History, Arrival of Europeans
In 1521 a Spanish expedition led by explorer and navigator Ferdinand Magellan made the first recorded European contact with the Philippine Islands. Magellan was on a mission for Spanish king Charles I (also Holy Roman emperor as Charles V) to establish a westward route to the Moluccas, also known as the Spice Islands. Located south of the Philippines in present-day Indonesia, these islands were prized for their spices in the trade rivalry between Spain and Portugal, the foremost maritime powers of the time. Magellan's ships reached the Philippine Islands on an intermediate leg of the voyage, which ultimately accomplished the first circumnavigation of the world. On the Philippine island of Zugbo (now Cebu), Magellan secured the baptism of the local chieftain, Humabon, and then supported Humabon in waging a battle against a rival chieftain, Lapulapu of Mactan. Lapulapu's warriors, in defending their island, killed Magellan. Lapulapu is remembered as a national hero for successfully resisting the first European invasion of the Philippines.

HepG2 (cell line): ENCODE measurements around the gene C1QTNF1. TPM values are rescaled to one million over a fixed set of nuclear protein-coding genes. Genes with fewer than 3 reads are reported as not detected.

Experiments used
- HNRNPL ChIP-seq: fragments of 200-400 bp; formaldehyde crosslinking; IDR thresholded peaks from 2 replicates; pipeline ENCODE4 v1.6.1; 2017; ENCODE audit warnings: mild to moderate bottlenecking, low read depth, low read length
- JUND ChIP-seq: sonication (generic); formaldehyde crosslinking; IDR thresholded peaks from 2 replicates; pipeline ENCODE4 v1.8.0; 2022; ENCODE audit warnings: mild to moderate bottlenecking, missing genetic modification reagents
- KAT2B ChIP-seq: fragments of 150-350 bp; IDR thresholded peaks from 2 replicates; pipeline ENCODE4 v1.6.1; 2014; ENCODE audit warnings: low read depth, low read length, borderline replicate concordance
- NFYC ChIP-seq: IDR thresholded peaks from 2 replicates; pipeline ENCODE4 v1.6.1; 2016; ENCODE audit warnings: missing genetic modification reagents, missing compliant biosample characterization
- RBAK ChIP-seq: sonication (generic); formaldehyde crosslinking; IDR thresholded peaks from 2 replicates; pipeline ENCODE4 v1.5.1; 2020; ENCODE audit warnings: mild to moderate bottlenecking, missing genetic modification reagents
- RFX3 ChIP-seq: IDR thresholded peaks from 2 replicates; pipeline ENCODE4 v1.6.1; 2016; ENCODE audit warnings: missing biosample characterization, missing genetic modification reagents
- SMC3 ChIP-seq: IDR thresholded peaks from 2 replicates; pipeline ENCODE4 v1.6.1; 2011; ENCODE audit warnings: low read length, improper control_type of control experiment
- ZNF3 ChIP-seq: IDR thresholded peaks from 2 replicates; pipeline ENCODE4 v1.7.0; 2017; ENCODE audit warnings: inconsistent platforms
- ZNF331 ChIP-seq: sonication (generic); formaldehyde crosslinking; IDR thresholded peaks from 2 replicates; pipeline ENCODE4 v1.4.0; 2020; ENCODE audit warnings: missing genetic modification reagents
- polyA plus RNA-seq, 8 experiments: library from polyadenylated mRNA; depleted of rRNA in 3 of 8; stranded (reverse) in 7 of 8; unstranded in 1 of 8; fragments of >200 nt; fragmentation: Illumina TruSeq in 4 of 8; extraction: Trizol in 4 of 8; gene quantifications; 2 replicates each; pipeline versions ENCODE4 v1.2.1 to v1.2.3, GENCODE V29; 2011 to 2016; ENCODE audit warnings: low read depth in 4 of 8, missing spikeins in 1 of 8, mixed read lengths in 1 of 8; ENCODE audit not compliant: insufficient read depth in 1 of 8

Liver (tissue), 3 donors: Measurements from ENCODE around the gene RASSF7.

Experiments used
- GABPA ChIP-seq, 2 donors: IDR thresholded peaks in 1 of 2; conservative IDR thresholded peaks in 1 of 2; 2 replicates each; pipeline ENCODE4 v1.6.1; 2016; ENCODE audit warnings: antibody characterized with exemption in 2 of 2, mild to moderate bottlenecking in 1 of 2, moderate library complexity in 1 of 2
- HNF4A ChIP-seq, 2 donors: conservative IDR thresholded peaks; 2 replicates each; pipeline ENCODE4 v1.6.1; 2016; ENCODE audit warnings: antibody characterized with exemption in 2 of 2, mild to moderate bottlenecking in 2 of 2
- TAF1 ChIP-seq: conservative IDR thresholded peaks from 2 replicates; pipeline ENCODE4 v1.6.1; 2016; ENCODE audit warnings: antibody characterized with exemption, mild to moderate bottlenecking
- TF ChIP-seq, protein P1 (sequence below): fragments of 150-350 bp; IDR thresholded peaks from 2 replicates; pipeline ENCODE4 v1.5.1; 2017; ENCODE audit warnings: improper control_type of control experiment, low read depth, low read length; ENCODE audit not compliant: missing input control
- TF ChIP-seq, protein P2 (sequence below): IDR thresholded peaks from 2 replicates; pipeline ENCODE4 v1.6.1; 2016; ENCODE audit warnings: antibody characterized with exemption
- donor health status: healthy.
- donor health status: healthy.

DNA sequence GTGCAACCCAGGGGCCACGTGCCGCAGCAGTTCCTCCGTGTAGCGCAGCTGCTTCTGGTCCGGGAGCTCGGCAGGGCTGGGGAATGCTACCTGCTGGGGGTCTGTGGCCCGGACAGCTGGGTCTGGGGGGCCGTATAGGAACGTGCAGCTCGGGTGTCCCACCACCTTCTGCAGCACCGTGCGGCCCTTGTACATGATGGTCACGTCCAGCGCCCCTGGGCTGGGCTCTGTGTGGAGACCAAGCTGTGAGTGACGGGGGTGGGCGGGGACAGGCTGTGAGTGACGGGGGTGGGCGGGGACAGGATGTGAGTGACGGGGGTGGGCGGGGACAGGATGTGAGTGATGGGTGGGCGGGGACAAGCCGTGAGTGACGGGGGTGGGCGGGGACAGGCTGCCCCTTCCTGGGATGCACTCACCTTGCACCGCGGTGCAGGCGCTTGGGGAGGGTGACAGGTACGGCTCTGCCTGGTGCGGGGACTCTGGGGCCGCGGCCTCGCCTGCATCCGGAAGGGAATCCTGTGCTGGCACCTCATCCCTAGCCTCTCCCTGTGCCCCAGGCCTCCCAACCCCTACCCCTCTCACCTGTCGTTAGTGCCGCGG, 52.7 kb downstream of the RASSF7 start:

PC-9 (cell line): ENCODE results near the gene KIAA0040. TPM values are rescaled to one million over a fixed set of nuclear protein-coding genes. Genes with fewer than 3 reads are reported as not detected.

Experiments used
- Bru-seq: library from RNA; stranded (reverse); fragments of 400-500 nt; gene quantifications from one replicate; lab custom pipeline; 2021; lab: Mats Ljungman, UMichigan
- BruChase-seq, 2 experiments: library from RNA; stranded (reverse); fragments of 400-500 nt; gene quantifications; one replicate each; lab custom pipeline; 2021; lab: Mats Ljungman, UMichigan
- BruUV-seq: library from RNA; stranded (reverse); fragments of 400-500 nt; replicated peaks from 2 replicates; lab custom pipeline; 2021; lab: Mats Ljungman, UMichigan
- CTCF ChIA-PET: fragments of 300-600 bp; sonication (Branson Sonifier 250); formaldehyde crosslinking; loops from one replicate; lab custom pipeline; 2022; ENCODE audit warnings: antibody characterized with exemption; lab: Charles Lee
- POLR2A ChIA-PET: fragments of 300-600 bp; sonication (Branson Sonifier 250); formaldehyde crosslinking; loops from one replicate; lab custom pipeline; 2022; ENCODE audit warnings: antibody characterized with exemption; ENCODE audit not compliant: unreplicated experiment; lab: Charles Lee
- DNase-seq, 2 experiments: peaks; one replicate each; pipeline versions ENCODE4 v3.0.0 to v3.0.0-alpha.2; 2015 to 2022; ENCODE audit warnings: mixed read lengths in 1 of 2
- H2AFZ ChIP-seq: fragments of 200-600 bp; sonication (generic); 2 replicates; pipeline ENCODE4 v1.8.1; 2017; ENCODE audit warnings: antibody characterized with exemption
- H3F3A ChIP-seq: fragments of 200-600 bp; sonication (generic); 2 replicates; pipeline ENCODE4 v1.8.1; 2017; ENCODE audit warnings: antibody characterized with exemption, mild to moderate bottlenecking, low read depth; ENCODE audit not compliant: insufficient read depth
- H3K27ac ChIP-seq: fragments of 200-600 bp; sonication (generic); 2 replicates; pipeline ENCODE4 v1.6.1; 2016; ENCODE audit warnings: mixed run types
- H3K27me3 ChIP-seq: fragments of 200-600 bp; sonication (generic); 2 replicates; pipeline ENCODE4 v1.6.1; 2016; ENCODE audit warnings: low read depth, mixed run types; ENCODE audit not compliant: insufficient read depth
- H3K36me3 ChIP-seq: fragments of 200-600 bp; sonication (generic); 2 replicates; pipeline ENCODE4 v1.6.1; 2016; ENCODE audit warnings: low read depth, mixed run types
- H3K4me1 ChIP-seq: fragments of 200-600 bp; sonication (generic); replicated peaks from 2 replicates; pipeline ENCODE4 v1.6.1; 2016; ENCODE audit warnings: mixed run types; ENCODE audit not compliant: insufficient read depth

Other expeditions followed as Spain sought to establish trade routes across the Pacific from its new colonies in the Americas. Ruy Lopez de Villalobos, the commander of an expedition that sailed from New Spain (now Mexico) in 1542, claimed the islands for Spain and named them Islas Filipinas, in honor of Charles I's son and heir Philip, who reigned as Philip II of Spain from 1556 to 1598.